To Get It, Write.

Every writer does rewrites or drafts, especially screenwriters. I do not think any screenwriter every did a McCartney and smashed out a perfect first draft after the initial idea. Just getting the first draft on paper is enough of an achievement, without the pressure of getting it right at the first time of asking. The writing of a screenplay is a write-and-repeat process, hopefully, improving and refining the work as you do so.
You have written your umpteenth draft, no typos or waffle, every scene working and seamlessly flowing into the next. You know the characters and can see them, their actions, their emotions, their motives. The exposition is organic, no forced or unnecessary characters randomly popping up to explain bits of the plot. Your script is tight. You send it out and get feedback; it’s good but… you tweak, edit, write some more, get more feedback. Hmm…I like it but…
I have said before that it will ultimately be up to you to decide whether your work is ready or not. There will always be differing opinions, those who feel you could have approached the subject differently, but in the end, it has to be your voice, your words, your decision. That being said, sometimes you are forced to heed the obvious message that the ‘yeah, I like it but’ is telling you, especially when it is coming repeatedly. Something is not working.
When a screenplay is not working on a fundamental level; the story is not engaging, perhaps a character does not work or belong, maybe the first act is weak, something is definitely askew. It needs a rewrite, no tweaking, no minor changes, a tear-up-the-script-and-start-again rewrite. I have gotten to that stage with a script I have been writing for a few years now. It needs a rewrite of surgical proportions, the ‘buts’ and ‘ums’ tell me that.
When you’ve written a script, one you’ve really invested in, you have come up with a story that you believe is worth writing and seeing, so much so you write it and rewrite it almost without a break, only to belatedly realise that as compelling as your premise is, your execution leaves a lot to be desired. That is a hard place to be in. You have already played the episode or film in your mind, heard the dialogue and seen the reactions. Now you have to forget all of that and create new images, whilst still retaining the same premise.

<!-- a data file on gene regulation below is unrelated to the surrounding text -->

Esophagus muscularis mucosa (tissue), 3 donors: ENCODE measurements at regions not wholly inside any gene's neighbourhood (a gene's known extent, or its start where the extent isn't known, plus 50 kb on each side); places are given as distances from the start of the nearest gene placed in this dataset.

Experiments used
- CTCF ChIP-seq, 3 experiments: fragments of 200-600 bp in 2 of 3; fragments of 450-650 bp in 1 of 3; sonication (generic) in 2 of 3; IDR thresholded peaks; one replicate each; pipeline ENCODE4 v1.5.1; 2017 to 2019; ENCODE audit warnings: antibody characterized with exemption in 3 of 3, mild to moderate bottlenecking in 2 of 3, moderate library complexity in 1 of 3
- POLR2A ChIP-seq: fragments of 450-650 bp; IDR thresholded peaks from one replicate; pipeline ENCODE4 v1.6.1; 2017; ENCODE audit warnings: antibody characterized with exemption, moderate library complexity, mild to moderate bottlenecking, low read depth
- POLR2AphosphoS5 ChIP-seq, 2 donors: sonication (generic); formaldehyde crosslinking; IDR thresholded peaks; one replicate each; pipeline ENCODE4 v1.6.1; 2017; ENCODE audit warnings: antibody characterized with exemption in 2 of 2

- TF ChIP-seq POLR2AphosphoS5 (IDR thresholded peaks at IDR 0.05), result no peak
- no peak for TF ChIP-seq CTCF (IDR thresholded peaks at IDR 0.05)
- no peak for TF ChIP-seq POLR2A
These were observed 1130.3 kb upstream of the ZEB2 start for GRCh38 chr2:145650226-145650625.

I suppose it is the ego that suffers the most, the realisation that the story you fashioned for the purpose of expressing your premise is not very good. It is a hard truth to follow, especially when your log line, premise, has proved quite compelling. It can and does hit at the core of you as a writer, great ideas or premises are not exactly rare, the great execution of either is though. Life is full of people who have great stories that have never been told and great ideas that have never been fulfilled, so to have made the effort to complete an idea only for it to ultimately be subpar, is demoralising.
It is a good thing I suppose, as it helps to keep one grounded – a few of Hollywood’s finest could do with such grounding. Believing in one’s own brilliance can create a sense of entitlement that no writer should fall prey to. I feel every writer needs a degree of fear and uncertainty, it helps to keep the creative juices keen, fires the synapses. As much as you need to be confident in the idea or premise, it is the uncertainty that keeps you exploring, looking for different scenarios and story angles. It keeps you asking the necessary questions, the questions that spark, perhaps, that little moment where the story comes together and you are smiling as you’re writing excitedly. For those moments of flow, being in the zone, the temporary mental anguish is worth it.

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